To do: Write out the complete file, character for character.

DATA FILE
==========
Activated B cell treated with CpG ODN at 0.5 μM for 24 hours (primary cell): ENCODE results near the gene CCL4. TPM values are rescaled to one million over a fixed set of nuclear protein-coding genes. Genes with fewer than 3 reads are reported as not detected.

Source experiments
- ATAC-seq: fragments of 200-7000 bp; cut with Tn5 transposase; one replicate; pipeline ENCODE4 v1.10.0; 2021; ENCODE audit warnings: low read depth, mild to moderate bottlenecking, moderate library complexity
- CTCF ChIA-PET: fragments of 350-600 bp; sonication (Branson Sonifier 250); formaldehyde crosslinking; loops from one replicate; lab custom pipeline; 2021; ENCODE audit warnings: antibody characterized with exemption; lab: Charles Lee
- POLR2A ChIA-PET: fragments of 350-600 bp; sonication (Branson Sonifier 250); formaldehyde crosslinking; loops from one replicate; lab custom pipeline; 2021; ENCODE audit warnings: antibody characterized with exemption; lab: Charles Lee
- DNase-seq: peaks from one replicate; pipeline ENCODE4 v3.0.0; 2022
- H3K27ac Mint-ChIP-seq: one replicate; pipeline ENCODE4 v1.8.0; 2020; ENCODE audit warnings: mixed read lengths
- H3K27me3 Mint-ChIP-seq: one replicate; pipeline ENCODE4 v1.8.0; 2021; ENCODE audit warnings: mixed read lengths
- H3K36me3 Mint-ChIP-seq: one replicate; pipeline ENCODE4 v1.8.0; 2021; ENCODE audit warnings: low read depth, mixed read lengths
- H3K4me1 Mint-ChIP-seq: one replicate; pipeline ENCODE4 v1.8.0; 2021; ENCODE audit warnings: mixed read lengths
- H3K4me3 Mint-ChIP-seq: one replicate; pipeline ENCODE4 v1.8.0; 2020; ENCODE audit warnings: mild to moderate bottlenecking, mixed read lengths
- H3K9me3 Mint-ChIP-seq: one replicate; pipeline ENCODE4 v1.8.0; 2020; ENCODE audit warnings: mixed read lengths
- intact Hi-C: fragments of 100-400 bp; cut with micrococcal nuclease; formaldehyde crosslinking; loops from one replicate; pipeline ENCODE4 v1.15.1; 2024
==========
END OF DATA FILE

Activated B cell treated with CpG ODN at 0.5 μM for 24 hours (primary cell): ENCODE results near the gene CCL4. TPM values are rescaled to one million over a fixed set of nuclear protein-coding genes. Genes with fewer than 3 reads are reported as not detected.

Source experiments
- ATAC-seq: fragments of 200-7000 bp; cut with Tn5 transposase; one replicate; pipeline ENCODE4 v1.10.0; 2021; ENCODE audit warnings: low read depth, mild to moderate bottlenecking, moderate library complexity
- CTCF ChIA-PET: fragments of 350-600 bp; sonication (Branson Sonifier 250); formaldehyde crosslinking; loops from one replicate; lab custom pipeline; 2021; ENCODE audit warnings: antibody characterized with exemption; lab: Charles Lee
- POLR2A ChIA-PET: fragments of 350-600 bp; sonication (Branson Sonifier 250); formaldehyde crosslinking; loops from one replicate; lab custom pipeline; 2021; ENCODE audit warnings: antibody characterized with exemption; lab: Charles Lee
- DNase-seq: peaks from one replicate; pipeline ENCODE4 v3.0.0; 2022
- H3K27ac Mint-ChIP-seq: one replicate; pipeline ENCODE4 v1.8.0; 2020; ENCODE audit warnings: mixed read lengths
- H3K27me3 Mint-ChIP-seq: one replicate; pipeline ENCODE4 v1.8.0; 2021; ENCODE audit warnings: mixed read lengths
- H3K36me3 Mint-ChIP-seq: one replicate; pipeline ENCODE4 v1.8.0; 2021; ENCODE audit warnings: low read depth, mixed read lengths
- H3K4me1 Mint-ChIP-seq: one replicate; pipeline ENCODE4 v1.8.0; 2021; ENCODE audit warnings: mixed read lengths
- H3K4me3 Mint-ChIP-seq: one replicate; pipeline ENCODE4 v1.8.0; 2020; ENCODE audit warnings: mild to moderate bottlenecking, mixed read lengths
- H3K9me3 Mint-ChIP-seq: one replicate; pipeline ENCODE4 v1.8.0; 2020; ENCODE audit warnings: mixed read lengths
- intact Hi-C: fragments of 100-400 bp; cut with micrococcal nuclease; formaldehyde crosslinking; loops from one replicate; pipeline ENCODE4 v1.15.1; 2024